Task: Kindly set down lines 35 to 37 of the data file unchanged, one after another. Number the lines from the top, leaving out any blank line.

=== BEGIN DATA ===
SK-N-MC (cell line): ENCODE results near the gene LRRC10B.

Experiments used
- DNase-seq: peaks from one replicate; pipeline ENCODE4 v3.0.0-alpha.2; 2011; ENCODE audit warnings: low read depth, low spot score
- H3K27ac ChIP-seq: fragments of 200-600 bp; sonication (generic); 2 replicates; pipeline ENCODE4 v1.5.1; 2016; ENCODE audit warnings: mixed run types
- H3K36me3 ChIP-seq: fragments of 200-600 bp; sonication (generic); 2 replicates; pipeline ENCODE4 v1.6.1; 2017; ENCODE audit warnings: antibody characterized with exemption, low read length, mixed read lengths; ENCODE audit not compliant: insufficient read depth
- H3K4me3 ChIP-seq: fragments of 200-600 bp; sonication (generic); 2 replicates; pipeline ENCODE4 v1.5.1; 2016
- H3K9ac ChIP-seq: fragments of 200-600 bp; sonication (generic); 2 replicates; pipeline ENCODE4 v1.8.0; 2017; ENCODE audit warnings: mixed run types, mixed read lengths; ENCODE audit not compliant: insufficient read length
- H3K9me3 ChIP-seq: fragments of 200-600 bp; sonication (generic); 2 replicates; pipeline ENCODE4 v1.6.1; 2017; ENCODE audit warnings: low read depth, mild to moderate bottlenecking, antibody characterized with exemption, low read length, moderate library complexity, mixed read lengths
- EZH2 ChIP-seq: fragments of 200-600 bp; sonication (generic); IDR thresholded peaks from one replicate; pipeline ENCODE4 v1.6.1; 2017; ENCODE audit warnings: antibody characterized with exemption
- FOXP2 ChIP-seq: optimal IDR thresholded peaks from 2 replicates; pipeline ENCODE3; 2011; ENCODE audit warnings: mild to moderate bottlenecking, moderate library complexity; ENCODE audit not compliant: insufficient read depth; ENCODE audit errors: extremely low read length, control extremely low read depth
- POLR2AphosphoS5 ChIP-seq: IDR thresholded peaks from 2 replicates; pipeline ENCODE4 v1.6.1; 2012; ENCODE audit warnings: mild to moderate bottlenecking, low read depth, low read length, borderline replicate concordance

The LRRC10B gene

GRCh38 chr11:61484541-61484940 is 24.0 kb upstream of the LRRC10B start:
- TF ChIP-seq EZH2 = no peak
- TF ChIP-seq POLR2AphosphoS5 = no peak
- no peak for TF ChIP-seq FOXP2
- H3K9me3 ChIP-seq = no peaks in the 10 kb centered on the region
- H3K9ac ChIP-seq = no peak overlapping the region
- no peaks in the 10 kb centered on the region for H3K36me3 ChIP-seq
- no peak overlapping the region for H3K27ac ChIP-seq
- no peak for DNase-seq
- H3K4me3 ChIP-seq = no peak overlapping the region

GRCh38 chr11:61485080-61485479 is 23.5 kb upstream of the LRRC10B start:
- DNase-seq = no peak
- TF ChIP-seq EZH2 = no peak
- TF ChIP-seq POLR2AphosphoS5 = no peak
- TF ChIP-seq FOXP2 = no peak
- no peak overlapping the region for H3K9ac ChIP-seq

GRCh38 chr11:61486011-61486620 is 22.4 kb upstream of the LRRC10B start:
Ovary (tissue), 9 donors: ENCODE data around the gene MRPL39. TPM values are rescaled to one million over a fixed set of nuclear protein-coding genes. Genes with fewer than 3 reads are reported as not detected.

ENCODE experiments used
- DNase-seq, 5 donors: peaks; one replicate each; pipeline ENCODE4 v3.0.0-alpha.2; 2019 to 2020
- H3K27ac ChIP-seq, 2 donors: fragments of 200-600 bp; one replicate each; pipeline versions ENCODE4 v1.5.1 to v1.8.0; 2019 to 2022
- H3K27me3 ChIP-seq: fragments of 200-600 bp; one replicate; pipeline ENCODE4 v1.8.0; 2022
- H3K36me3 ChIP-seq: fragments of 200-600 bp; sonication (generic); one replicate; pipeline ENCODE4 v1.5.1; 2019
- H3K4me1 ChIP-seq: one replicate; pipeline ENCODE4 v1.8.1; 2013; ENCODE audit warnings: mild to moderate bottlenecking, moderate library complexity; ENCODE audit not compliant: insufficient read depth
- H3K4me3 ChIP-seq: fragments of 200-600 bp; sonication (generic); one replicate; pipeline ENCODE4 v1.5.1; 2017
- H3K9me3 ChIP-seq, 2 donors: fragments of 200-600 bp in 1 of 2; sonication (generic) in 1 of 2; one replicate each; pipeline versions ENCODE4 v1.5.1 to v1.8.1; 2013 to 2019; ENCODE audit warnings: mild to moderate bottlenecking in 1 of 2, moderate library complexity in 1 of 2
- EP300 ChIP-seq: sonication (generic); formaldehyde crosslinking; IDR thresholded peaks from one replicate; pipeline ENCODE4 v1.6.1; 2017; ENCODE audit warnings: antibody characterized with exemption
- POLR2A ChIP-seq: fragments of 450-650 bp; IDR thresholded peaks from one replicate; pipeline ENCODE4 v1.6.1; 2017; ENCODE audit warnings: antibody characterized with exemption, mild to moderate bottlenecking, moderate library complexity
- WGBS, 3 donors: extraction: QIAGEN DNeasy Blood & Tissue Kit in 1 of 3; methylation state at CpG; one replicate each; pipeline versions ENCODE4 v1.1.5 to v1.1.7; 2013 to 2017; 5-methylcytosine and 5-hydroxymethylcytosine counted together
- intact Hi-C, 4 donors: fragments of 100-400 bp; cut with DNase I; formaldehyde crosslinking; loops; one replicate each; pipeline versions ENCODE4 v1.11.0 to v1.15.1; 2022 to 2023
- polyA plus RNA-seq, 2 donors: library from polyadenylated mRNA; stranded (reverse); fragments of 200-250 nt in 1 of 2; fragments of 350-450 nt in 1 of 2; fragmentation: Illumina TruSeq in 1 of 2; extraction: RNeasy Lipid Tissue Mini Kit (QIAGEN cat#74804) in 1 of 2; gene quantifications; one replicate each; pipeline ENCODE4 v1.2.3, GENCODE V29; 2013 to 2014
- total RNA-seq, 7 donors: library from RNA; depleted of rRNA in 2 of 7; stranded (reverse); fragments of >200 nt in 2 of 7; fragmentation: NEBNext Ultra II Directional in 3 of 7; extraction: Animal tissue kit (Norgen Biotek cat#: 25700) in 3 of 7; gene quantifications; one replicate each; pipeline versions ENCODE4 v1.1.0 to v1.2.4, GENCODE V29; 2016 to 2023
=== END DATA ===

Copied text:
- H3K36me3 ChIP-seq: fragments of 200-600 bp; sonication (generic); one replicate; pipeline ENCODE4 v1.5.1; 2019
- H3K4me1 ChIP-seq: one replicate; pipeline ENCODE4 v1.8.1; 2013; ENCODE audit warnings: mild to moderate bottlenecking, moderate library complexity; ENCODE audit not compliant: insufficient read depth
- H3K4me3 ChIP-seq: fragments of 200-600 bp; sonication (generic); one replicate; pipeline ENCODE4 v1.5.1; 2017